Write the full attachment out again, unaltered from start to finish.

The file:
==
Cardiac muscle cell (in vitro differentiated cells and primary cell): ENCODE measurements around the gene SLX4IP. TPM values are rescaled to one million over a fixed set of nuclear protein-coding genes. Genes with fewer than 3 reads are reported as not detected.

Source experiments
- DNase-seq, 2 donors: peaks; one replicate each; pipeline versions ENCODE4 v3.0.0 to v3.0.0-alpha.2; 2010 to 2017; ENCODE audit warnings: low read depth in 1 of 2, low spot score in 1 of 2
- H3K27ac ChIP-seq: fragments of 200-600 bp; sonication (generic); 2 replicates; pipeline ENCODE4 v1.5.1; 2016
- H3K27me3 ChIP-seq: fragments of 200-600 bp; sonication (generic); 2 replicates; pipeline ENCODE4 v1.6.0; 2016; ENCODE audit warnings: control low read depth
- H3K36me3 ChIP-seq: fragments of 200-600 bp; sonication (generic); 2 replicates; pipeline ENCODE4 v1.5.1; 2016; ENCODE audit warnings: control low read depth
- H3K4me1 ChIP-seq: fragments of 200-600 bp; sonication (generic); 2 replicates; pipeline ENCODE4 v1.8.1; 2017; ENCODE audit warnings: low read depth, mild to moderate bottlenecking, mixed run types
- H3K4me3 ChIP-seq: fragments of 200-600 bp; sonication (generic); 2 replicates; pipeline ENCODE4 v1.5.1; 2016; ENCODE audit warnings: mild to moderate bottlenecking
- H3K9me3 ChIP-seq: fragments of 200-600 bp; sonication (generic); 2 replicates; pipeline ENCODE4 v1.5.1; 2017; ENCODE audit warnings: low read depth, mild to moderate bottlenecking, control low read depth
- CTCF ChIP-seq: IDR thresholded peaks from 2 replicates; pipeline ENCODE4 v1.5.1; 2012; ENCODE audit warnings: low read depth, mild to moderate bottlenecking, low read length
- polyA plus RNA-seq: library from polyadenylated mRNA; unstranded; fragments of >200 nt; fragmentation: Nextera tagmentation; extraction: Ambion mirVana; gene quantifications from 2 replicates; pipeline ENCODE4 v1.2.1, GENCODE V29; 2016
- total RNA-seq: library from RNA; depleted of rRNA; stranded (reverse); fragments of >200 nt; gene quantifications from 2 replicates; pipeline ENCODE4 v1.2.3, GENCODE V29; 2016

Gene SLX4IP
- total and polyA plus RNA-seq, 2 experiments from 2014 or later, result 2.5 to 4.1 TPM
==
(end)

Cardiac muscle cell (in vitro differentiated cells and primary cell): ENCODE measurements around the gene SLX4IP. TPM values are rescaled to one million over a fixed set of nuclear protein-coding genes. Genes with fewer than 3 reads are reported as not detected.

Source experiments
- DNase-seq, 2 donors: peaks; one replicate each; pipeline versions ENCODE4 v3.0.0 to v3.0.0-alpha.2; 2010 to 2017; ENCODE audit warnings: low read depth in 1 of 2, low spot score in 1 of 2
- H3K27ac ChIP-seq: fragments of 200-600 bp; sonication (generic); 2 replicates; pipeline ENCODE4 v1.5.1; 2016
- H3K27me3 ChIP-seq: fragments of 200-600 bp; sonication (generic); 2 replicates; pipeline ENCODE4 v1.6.0; 2016; ENCODE audit warnings: control low read depth
- H3K36me3 ChIP-seq: fragments of 200-600 bp; sonication (generic); 2 replicates; pipeline ENCODE4 v1.5.1; 2016; ENCODE audit warnings: control low read depth
- H3K4me1 ChIP-seq: fragments of 200-600 bp; sonication (generic); 2 replicates; pipeline ENCODE4 v1.8.1; 2017; ENCODE audit warnings: low read depth, mild to moderate bottlenecking, mixed run types
- H3K4me3 ChIP-seq: fragments of 200-600 bp; sonication (generic); 2 replicates; pipeline ENCODE4 v1.5.1; 2016; ENCODE audit warnings: mild to moderate bottlenecking
- H3K9me3 ChIP-seq: fragments of 200-600 bp; sonication (generic); 2 replicates; pipeline ENCODE4 v1.5.1; 2017; ENCODE audit warnings: low read depth, mild to moderate bottlenecking, control low read depth
- CTCF ChIP-seq: IDR thresholded peaks from 2 replicates; pipeline ENCODE4 v1.5.1; 2012; ENCODE audit warnings: low read depth, mild to moderate bottlenecking, low read length
- polyA plus RNA-seq: library from polyadenylated mRNA; unstranded; fragments of >200 nt; fragmentation: Nextera tagmentation; extraction: Ambion mirVana; gene quantifications from 2 replicates; pipeline ENCODE4 v1.2.1, GENCODE V29; 2016
- total RNA-seq: library from RNA; depleted of rRNA; stranded (reverse); fragments of >200 nt; gene quantifications from 2 replicates; pipeline ENCODE4 v1.2.3, GENCODE V29; 2016

Gene SLX4IP
- total and polyA plus RNA-seq, 2 experiments from 2014 or later, result 2.5 to 4.1 TPM